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1h
comment What does “schema” mean?
In what RDBMS? They're somewhat between Oracle and MS SQL, for example.
5h
comment I have this two models, which one is better?
Casting it once to save it to the database is normal. Presumably you'll be reading your data multiple times, however, so it would be helpful to not have to CAST again every time you do so. 50 sparse columns is a lot, but NULLs take up very little space; MS SQL offers the SPARSE flag which reduces it to zero (stackoverflow.com/questions/1398453/…); what's your RDBMS?
5h
answered I have this two models, which one is better?
6h
comment I have this two models, which one is better?
In the first model, you're storing an opaque binary and using an auxiliary table to interpret it correctly, while in the second model you're storing the value once in the correct column while leaving the other formatted columns empty. Is that right?
7h
answered Slow querys on billions-rows-table // index used
7h
comment split string for calculations
This is covered on StackOverflow: stackoverflow.com/questions/2647/…
2d
comment how to design a database for an online store?
I'm afraid this question is too broad for this site. If some specific part of the design is giving you trouble, post the details and we can offer suggestions (check for existing questions first, though, please!).
2d
comment insert row if table is empty, else update row (mysql)
Similar, may be helpful: stackoverflow.com/questions/15476851/…
2d
comment insert row if table is empty, else update row (mysql)
"Unable to get it working" is a little vague. Are you getting a syntax error? A run time error? Is it running, but always following the first branch of your logic, or always the second? Offhand, I don't believe MySQL recognizes table is empty.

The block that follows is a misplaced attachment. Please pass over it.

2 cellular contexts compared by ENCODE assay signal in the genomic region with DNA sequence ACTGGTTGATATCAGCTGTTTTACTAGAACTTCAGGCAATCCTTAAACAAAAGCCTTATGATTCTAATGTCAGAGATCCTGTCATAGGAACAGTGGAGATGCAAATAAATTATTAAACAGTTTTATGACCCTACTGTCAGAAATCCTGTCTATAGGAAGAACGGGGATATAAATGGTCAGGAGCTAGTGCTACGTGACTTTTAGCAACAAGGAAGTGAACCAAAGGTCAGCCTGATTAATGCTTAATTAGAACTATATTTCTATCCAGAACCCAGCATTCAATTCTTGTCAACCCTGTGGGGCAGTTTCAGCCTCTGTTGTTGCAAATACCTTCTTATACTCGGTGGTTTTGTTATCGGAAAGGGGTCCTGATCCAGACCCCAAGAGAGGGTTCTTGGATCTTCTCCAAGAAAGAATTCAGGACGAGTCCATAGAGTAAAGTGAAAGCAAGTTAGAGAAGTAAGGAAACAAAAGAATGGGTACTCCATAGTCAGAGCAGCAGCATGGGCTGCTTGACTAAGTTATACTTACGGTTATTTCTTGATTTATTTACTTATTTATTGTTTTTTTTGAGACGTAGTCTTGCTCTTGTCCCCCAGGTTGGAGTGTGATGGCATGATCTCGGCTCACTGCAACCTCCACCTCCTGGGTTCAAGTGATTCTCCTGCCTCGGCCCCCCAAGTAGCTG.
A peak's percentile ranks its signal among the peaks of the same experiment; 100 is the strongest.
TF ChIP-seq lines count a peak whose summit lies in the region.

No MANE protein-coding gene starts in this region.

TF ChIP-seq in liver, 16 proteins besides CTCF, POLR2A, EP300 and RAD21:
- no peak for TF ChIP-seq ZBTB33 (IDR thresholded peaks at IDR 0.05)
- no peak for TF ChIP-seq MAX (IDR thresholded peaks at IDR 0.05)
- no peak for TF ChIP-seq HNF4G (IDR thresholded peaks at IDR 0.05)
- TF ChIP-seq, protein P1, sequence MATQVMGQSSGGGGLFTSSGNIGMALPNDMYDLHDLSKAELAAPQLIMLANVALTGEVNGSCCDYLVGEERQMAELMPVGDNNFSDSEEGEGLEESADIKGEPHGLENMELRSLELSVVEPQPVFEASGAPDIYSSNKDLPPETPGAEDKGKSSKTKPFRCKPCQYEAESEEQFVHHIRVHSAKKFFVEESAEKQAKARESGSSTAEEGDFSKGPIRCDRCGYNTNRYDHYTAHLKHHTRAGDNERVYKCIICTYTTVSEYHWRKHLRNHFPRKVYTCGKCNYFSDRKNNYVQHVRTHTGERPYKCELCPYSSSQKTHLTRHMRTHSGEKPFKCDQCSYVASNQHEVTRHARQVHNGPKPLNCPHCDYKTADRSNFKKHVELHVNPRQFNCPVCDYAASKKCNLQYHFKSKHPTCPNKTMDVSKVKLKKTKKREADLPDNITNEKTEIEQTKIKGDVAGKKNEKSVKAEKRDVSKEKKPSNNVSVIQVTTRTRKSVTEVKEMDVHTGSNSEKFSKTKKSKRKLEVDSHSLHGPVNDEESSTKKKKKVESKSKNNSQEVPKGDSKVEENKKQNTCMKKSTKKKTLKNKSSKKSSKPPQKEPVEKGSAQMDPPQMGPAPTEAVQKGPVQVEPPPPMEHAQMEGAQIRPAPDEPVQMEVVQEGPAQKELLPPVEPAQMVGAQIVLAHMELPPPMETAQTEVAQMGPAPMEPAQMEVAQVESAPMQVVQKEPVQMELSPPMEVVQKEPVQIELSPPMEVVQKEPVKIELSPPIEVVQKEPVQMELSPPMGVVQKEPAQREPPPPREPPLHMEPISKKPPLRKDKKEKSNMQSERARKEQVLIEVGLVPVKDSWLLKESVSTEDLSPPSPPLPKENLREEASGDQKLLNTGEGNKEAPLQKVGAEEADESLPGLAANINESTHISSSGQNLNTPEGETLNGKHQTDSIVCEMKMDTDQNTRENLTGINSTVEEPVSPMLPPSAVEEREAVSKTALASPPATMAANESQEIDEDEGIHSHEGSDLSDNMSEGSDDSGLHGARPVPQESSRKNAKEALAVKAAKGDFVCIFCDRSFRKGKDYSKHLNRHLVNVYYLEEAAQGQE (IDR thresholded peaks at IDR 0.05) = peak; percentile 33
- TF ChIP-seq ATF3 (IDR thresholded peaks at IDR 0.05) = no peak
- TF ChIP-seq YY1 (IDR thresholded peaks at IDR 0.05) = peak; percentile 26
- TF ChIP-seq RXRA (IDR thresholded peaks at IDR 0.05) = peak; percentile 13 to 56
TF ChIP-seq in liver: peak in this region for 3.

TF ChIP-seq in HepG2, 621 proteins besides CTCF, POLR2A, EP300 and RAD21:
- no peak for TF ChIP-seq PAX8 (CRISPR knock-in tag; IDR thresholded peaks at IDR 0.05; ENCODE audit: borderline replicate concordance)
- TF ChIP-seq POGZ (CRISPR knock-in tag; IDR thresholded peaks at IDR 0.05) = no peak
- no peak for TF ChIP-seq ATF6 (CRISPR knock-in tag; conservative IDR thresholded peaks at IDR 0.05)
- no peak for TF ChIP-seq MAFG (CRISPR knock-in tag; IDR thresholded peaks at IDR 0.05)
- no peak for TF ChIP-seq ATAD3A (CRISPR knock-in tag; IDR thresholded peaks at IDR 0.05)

Sep
24
comment Change table scan in query plan to seek
Certainly. I hope that's not what's happening when you use IN; disallowing index use when a filter is expressed this way seems like a poor choice, especially if you can't use index hints! If that's the case, you may have to fall back on the UNIONs idea (but I'd try the high-cardinality index first).
Sep
24
comment Change table scan in query plan to seek
You do have broad indices, but not in the right order. Putting your most selective fields first can make an enormous difference in an index's effectiveness.
Sep
23
answered Change table scan in query plan to seek
Sep
22
asked How do I grant the privilege of connecting to SSIS?
Sep
22
answered How do I grant the privilege of connecting to SSIS?
Sep
15
comment “Transitive” keys
@bob.sacamento: if you're not comfortable reading and writing DDL, that's a strong reason to stick to the simpler solution A. It's a perfectly good and common setup.
Sep
15
revised “Transitive” keys
Added a schema to illustrate the OP's dilemma (if I understand it right)
Sep
15
comment “Transitive” keys
I took the liberty of creating simple DDL scripts for your two scenarios; if I've misunderstood anything, please correct me. I see two issues: the first model is simpler, which is worth a lot. Second, the second model involves a two-barrelled foreign key from the C table to the B table. Offhand, I don't know which RDMSs support such an FK. Of course you could have a single-column field to physically back up what is conceptually a two-column join, but if you end up doing that, what have you gained?
Sep
15
suggested suggested edit on “Transitive” keys
Sep
11
comment Index optimization for table that is truncated every day
A table should almost always have a PK, but there are many cases where a clustered index is not needed. MS SQL unfortunately does not help by conflating the two. There are several good questions here on DBA regarding these issues.
Sep
10
comment Index optimization for table that is truncated every day
Absolutely. My preference is to pull in data in all its ugly rawness first, often into a heap table, then do SQL cleanup before copying it to a new table. Maybe that's just because I'm a SQL guy and everything looks like a nail to me, but SQL is optimized for set-based operations. On the other hand, if the volume of data is huge you may need to do conversions and cleanup on an RBAR basis as you import it via SSIS or whatnot.